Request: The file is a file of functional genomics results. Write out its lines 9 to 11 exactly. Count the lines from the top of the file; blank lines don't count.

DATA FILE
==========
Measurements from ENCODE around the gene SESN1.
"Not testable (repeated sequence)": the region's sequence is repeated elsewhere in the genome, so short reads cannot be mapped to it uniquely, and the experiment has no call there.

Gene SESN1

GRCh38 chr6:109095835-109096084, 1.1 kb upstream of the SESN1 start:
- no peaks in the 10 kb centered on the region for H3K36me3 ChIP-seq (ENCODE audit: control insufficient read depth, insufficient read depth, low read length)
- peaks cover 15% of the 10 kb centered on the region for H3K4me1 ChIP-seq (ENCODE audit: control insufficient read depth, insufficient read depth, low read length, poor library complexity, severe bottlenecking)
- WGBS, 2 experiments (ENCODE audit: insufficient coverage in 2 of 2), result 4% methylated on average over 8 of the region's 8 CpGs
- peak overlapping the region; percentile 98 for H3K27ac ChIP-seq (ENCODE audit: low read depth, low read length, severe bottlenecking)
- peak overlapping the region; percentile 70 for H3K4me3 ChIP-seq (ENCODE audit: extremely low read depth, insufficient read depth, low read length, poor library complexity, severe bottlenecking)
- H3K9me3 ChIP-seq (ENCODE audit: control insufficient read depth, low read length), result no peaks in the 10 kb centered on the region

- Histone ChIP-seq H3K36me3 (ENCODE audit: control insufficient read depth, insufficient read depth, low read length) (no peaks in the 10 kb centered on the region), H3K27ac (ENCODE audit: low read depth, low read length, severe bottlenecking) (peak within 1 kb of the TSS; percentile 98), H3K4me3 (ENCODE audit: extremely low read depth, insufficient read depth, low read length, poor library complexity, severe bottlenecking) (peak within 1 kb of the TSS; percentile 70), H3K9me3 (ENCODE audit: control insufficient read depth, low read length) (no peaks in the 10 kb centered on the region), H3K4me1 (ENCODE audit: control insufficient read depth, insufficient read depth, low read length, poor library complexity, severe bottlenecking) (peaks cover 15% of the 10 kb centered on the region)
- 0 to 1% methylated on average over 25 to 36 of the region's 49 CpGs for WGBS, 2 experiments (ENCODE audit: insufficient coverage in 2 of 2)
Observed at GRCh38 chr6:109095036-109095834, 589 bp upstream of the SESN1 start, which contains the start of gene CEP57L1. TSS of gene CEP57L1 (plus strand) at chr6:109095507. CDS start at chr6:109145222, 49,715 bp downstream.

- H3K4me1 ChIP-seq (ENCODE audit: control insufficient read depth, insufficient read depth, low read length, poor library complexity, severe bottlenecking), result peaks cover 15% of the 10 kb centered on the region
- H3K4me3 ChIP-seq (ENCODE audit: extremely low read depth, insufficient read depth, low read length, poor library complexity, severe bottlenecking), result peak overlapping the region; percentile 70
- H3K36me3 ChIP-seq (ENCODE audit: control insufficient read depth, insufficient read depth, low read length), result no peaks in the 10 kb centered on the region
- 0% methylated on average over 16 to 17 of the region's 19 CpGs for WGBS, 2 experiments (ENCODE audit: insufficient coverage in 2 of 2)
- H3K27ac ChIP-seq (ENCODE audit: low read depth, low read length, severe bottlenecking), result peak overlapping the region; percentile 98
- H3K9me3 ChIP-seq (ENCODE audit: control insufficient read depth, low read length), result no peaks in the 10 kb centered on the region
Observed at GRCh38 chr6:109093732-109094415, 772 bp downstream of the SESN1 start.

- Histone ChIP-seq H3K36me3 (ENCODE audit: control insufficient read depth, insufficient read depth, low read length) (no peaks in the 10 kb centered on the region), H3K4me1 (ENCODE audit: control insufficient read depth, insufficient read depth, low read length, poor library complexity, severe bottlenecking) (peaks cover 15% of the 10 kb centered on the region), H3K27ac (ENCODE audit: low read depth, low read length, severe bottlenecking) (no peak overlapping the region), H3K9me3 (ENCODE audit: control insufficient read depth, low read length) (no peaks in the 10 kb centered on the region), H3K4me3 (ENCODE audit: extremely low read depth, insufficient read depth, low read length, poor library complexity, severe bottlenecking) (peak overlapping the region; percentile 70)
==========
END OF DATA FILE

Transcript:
- peak overlapping the region; percentile 70 for H3K4me3 ChIP-seq (ENCODE audit: extremely low read depth, insufficient read depth, low read length, poor library complexity, severe bottlenecking)
- H3K9me3 ChIP-seq (ENCODE audit: control insufficient read depth, low read length), result no peaks in the 10 kb centered on the region

- Histone ChIP-seq H3K36me3 (ENCODE audit: control insufficient read depth, insufficient read depth, low read length) (no peaks in the 10 kb centered on the region), H3K27ac (ENCODE audit: low read depth, low read length, severe bottlenecking) (peak within 1 kb of the TSS; percentile 98), H3K4me3 (ENCODE audit: extremely low read depth, insufficient read depth, low read length, poor library complexity, severe bottlenecking) (peak within 1 kb of the TSS; percentile 70), H3K9me3 (ENCODE audit: control insufficient read depth, low read length) (no peaks in the 10 kb centered on the region), H3K4me1 (ENCODE audit: control insufficient read depth, insufficient read depth, low read length, poor library complexity, severe bottlenecking) (peaks cover 15% of the 10 kb centered on the region)